Scientists find different types of obesity, confirming high BMI doesn’t always indicate health risks

Photo Credit: RyanJellen - Getty Images

Photo Credit: RyanJellen – Getty Images

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  • According to a new study published in nature metabolismObesity is not simply a matter of weight in relation to height or body mass index (BMI) – there are in fact at least four metabolic body types.

  • The research also found that people who fit the BMI category of overweight or obese are not destined to develop diseases that were previously thought to be directly related to weight.

For decades, a reckoning, body mass index (BMI) has been used to determine whether a person is overweight or obese. BMI compares weight in relation to height and when this number is high, doctors will probably tell patients that they are at risk of health problems and, therefore, need to lose weight.

However, it turns out that this is not a reliable marker of the equation. health outcomes, Some people who fit into the “obese” category according to BMI may never receive a diagnosis, while others in the “normal” BMI category may have a genetic predisposition. heart disease and other diseases, regardless of their weight.

“It has long been clear to us that there are at least three types of people in terms of obesity: those who are healthy and obese, those who are obese and those with co-morbidities, such as: diabetes either heart diseaseand those who are obese and on their way to develop co-morbidities,” said Andrew Pospisilik, Ph.D., chair of the Department of Epigenetics and founding member of the Metabolic and Nutrition Programming Group. Van Andel Institute In Grand Rapids, Michigan states bicycling, “We wanted to see if we could begin to identify genetic variations in these different ‘types’ of obesity.”

To investigate the types of obesity, Pospisilik and his team studied twins and the ways in which their weight varied over the years. Then, they tried to mimic their findings in mice.

“Using a completely data-driven approach, we observed for the first time that there are at least two distinct metabolic subtypes of obesity, each with its own physiological and molecular characteristics that affect health,” Pospisilik said. . “Our findings in the laboratory almost carbonically mimicked human twin data. We again saw two distinct subtypes of obesity.”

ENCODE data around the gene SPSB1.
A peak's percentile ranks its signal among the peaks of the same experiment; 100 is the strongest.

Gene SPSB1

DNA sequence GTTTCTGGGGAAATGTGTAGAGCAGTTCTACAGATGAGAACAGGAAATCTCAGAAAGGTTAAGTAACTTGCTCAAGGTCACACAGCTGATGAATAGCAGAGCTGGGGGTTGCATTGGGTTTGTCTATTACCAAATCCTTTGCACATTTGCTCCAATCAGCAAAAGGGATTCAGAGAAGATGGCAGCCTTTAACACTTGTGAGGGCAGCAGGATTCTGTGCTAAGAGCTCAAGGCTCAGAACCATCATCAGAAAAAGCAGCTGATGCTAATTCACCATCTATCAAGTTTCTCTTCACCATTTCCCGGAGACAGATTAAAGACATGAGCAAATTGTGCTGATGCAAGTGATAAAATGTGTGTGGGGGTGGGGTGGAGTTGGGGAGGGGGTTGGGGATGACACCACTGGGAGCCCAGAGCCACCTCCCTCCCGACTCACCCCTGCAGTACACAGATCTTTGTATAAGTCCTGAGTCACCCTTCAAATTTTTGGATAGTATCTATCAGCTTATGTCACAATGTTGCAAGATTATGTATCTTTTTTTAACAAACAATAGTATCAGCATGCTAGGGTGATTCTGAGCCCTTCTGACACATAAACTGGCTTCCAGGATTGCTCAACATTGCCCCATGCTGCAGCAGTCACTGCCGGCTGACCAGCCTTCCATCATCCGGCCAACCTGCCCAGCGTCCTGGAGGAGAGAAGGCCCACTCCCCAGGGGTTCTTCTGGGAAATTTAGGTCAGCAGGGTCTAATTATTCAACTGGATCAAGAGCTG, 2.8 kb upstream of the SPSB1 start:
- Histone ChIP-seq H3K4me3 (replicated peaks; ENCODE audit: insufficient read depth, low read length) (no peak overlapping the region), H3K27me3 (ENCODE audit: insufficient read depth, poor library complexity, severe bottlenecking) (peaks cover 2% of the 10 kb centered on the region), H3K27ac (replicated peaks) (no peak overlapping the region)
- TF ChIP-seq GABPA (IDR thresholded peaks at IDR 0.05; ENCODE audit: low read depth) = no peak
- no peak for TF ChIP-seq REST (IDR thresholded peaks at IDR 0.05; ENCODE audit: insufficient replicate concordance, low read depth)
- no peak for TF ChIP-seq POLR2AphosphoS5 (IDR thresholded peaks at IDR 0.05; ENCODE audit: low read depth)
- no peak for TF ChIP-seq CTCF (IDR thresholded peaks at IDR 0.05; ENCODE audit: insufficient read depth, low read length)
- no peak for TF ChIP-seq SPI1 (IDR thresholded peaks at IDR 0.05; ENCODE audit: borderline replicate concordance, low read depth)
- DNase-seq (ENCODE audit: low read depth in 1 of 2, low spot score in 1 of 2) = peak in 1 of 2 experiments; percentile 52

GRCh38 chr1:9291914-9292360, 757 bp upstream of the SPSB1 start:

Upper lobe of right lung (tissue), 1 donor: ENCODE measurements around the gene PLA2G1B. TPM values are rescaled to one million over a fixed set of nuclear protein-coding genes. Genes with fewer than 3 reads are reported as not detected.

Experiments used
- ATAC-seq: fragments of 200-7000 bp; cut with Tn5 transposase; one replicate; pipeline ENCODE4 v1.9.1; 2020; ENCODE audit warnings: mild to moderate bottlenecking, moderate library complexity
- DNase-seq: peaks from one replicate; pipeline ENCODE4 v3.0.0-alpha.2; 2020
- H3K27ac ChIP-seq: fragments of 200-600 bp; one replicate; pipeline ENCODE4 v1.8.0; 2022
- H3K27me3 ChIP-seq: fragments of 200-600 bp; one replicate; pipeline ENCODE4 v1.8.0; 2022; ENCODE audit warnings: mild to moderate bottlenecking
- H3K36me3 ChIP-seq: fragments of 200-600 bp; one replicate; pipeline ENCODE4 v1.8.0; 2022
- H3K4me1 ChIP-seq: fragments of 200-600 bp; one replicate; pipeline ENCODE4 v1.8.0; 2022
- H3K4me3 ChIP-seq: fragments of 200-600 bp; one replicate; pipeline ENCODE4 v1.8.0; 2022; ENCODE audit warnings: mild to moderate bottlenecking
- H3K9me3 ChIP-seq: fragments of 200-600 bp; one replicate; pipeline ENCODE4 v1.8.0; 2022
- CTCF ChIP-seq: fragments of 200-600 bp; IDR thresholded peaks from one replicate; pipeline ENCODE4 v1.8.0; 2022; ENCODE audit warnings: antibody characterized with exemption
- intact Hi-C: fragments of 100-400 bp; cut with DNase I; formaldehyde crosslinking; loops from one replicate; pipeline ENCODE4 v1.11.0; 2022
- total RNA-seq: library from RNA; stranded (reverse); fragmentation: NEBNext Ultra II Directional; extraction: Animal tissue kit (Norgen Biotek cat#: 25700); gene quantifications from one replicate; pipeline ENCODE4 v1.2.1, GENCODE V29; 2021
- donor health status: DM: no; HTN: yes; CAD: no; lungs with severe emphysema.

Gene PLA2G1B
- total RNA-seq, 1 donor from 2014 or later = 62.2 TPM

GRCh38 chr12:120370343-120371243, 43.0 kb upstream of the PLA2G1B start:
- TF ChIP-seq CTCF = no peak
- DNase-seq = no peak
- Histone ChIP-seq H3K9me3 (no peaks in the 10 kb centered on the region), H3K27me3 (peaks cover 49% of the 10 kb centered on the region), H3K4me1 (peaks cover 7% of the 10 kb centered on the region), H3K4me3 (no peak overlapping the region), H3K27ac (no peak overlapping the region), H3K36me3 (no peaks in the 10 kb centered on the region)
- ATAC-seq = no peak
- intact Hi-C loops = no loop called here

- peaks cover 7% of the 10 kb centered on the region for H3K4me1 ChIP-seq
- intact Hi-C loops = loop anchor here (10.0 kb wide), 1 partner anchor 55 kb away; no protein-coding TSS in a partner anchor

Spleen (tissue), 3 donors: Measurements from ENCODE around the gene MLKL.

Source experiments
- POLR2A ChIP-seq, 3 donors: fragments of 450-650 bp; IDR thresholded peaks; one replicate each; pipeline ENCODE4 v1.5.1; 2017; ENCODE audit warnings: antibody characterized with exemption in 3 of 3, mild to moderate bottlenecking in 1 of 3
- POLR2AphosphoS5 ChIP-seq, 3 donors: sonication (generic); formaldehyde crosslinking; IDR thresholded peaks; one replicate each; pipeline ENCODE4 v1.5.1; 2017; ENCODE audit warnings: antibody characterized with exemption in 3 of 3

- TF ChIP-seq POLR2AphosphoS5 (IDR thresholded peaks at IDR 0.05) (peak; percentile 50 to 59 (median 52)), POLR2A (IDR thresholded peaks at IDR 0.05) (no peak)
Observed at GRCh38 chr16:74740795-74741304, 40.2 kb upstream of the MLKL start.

Until now, scientists had placed people in one of three metabolism Types: Endomorph (accumulating fat easily), mesomorph (easily gaining muscle), and ectomorph (skinny, struggling to gain fat or muscle). Recent findings, however, published this month in nature metabolismDivides people into four metabolic subtypes (two are lean and two are obese) that may one day help doctors provide more accurate care for patients and to diagnose and treat obesity and related metabolic disorders More precise methods can tell, Pospisilik explained.

The team also found that obesity was associated with an increased risk of one of two metabolic subtypes. inflammationwhich can increase the risk of certain cancer and other diseases, while the other did not. It also appeared that some genes responded to certain triggers – such as lifestyle choices or specific foods – leading to weight gain and disease predisposition, while others did not.

The science of studying how genes are affected by behavior and the environment is called epigenetics. Pospisilik, an epigeneticist, does not study, for example, which foods or lifestyle choices can change a person’s weight, but instead looks for genetic predispositions that coordinate with weight and how it affects disease. How to play

Unlike genetic changes, epigenetic changes are reversible and do not change the DNA sequence. “I like to tell people that all bees are born with the same DNA, but some bees become worker bees and others become queen bees. In the end, all queen bees are genetically identical to other queen bees. How does this happen? Epigenetics are processes that can guide the same bee DNA to develop as a queen or worker, but nothing in between,” Pospisilk said.

Pospisilk and his team found that the same idea applies to humans and their weight and health. Whereas a person is more prone to muscle buildingothers may be at higher risk of weight gain, and their DIET can be very similar.

“Between twin studies and mice studies, we can show exactly how each individual may have multiple genetically pre-programmed pathways available with lifelong consequences,” explained Pospisilk.

Finally, new research confirms that there is more to health and fitness than the number on the scale or BMI chart.

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